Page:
And a lack of foreign investors will likely have a knock-on effect overall. The most recent UK residential market survey from RICS has already highlighted a “continued” lack of confidence in the prime central London housing market.

It reported that 43 per cent more surveyors expect sales to drop over the next three months, and 38 per cent more surveyors expect prices in prime central London to fall over the next three months.

The housebuilding industry, too, seems to be under pressure. At the high end, one property magnate recently admitted that the market for £2million to £10million homes had “collapsed” and that Chinese speculators were “walking away” from new-build flats they had agreed to buy.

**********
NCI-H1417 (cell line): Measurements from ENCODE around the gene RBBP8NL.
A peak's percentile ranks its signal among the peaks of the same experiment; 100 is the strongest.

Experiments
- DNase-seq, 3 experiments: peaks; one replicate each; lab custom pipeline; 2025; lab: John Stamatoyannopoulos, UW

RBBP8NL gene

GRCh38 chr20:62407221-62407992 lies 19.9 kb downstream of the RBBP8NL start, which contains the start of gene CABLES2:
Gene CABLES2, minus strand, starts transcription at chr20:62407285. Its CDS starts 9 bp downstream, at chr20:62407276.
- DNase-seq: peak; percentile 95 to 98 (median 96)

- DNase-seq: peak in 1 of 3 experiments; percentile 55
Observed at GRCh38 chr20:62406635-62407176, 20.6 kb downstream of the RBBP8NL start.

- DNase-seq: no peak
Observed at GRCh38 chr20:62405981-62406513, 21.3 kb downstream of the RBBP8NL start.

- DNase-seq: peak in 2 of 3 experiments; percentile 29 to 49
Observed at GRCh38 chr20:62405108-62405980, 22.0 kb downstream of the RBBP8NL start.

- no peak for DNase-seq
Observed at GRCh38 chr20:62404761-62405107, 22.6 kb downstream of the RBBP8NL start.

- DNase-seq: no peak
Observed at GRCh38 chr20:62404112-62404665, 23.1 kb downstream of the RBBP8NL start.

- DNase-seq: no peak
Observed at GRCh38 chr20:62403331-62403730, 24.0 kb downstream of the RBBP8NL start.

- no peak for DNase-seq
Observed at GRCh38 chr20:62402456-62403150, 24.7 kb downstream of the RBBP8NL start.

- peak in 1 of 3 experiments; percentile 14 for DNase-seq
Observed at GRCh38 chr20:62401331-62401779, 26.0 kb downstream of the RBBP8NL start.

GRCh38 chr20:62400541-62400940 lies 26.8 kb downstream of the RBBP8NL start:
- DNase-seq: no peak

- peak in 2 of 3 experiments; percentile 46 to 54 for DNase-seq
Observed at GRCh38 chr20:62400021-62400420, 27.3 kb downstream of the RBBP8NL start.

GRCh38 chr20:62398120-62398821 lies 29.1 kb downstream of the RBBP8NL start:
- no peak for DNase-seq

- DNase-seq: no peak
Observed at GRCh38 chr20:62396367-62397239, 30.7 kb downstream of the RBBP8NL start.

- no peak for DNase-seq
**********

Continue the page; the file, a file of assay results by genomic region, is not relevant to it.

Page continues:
Meanwhile, at the lower end of high-end residential property, one Surrey-based estate agent revealed that, he can&rsquot sell “any house in the South East for more than £2million, for love nor money”.

All around, agents are speculating about an “unavoidable” price crash, and openly talk of a “levelling out” of property in the £925,000 to £3.5million market.

Paul Smith, whose company operates a number of national estate agency chains including Haart, said only last week: “We believe the nation has now neared the limit in terms of price rises.

“Our data is already showing a slowdown in both house price growth and transaction levels. In order to maintain healthy sales levels, sellers need to be more realistic with their asking prices. Properties are in danger of being overvalued and these homes will struggle to sell.”

However, he added that the market would remain attractive in the long run.